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IL disability lawyerWhen a person applies for Social Security disability benefits, there are many different factors that are considered to determine whether the person is considered to be disabled. A person must suffer from a physical or mental impairment that is “medically determinable,” and this condition must have lasted or be expected to last at least 12 months. An impairment must also affect a person’s ability to find gainful employment.

If a Social Security disability claim is denied, an applicant may appeal this decision, and an administrative hearing before an Administrative Law Judge (ALJ) may be held to review the case and determine whether the person is disabled. An ALJ will follow a multi-step process to evaluate the person’s claim, and one important step in this process is determining whether the claimant’s condition meets or equals any of the items included in the Listing of Impairments in the Social Security Code of Regulations.

Magistrate Reverses ALJ’s Decision Based on Improper Analysis of Listing of Impairments

One recent case in Illinois demonstrates the role that the Listing of Impairments may play in an administrative hearing. In Angela L. H. v. Commissioner of Social Security, a woman’s disability claim had been denied, and after appealing this decision, the ALJ who reviewed the case determined that she was not disabled, since her impairments permitted her to find work other than what she had previously performed.

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IL disability lawyerWhen applying for Social Security disability benefits, a person will need to provide evidence to show that they have severe physical or mental impairments that affect their ability to find gainful employment. If disability benefits are denied, a person can appeal this decision, and their case will be heard by an Administrative Law Judge (ALJ). In these types of hearings, the ALJ must base their decision on evidence provided by both sides, as well as the opinions of medical and vocational experts. Any additional evidence considered by the ALJ is known as “extra-record evidence,” and certain rules apply regarding when this type of evidence can be used.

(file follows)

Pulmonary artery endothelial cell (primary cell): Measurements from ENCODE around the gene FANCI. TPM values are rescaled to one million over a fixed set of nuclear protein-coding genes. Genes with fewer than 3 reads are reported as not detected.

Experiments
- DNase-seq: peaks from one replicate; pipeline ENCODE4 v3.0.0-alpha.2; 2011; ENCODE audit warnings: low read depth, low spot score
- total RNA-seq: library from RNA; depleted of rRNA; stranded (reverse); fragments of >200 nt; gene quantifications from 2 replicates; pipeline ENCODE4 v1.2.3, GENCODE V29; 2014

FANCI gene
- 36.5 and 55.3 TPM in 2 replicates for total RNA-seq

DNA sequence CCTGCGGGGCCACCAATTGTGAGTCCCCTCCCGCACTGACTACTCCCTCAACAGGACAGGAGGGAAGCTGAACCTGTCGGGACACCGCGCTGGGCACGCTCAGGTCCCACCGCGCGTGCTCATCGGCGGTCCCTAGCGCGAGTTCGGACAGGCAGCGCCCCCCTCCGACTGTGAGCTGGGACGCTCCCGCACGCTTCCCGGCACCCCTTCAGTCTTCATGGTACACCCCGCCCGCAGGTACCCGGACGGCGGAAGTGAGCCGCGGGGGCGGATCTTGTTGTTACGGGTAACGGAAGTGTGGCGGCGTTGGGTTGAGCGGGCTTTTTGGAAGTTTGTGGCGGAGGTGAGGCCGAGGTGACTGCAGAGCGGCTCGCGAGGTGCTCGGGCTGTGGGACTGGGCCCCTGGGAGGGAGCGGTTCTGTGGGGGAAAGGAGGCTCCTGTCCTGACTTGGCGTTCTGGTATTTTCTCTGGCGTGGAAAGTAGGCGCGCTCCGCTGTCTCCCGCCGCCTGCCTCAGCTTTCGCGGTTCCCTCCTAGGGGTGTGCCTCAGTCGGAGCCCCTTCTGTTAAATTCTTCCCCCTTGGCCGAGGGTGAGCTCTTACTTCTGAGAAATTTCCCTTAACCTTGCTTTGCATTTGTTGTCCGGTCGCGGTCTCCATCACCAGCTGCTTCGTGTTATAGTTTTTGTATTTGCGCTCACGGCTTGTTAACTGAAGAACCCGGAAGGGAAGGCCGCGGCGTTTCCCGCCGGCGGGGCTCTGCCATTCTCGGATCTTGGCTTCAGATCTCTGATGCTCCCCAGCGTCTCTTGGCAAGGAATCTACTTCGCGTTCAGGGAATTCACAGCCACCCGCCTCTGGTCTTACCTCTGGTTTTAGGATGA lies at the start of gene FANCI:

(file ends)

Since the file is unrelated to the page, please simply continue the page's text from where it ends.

Magistrate Reverses ALJ’s Decision Based on Reliance on Extra-Record Evidence

A recent case in Illinois, Elizabeth D. v. Commissioner of Social Security, illustrates when extra-record evidence can and cannot be used by an ALJ. In this case, a woman had been found disabled in 2003 after receiving kidney and pancreas transplants. In 2011, Social Security determined that she was no longer disabled, and she appealed this decision, stating that in addition to her prior medical issues, she also suffered from extreme fatigue, depression, anxiety, migraines, and personality disorder.

When reviewing the evidence, the ALJ chose to give limited weight to the opinions of a doctor who had been treating the plaintiff since 2003, since this doctor’s opinions relied heavily on the plaintiff’s subjective complaints. Instead, the ALJ gave great weight to the opinion of a doctor who saw the plaintiff twice in preparation for hysterectomy surgery. This doctor stated that the plaintiff had an exercise capacity of 10 METs.

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IL disability attorneyFor those who have suffered an injury, illness, or another type of physical or mental condition that has affected their ability to work, Social Security disability benefits can be crucial for ensuring that they can meet their ongoing needs. To receive Social Security disability, a person will need to show that they have experienced impairments that have affected their ability to work and earn an income. In many cases, disability benefits will be denied, but these denials must be based on valid evidence, including medical records and testimony from medical experts and vocational experts. In these cases, applicants may be unsure about their options, especially if their claims are based primarily on their own testimony regarding their condition rather than relying on medical evidence.

Magistrate Reverses Denial of Benefits Based on an Improper Consideration of Plaintiff’s Testimony

Ideally, disability applicants will want to have as much evidence as possible to show that they are disabled. However, in cases where there is a lack of medical evidence, certain procedures should be followed to obtain and explore the relevant facts of the case. This was illustrated in a recent Illinois case, Jennifer L. K. v. Commissioner of Social Security.

The plaintiff in this case was a 56-year-old woman who had sustained an injury to both of her thumbs after falling on ice. She suffered from arthritis and received a surgical procedure, after which she struggled with moving her hands and fingers and grasping objects. At an evidentiary hearing, an Administrative Law Judge (ALJ) determined that the plaintiff could perform her past relevant work as an eyewear salesperson while being limited to frequent “handling and fingering.”

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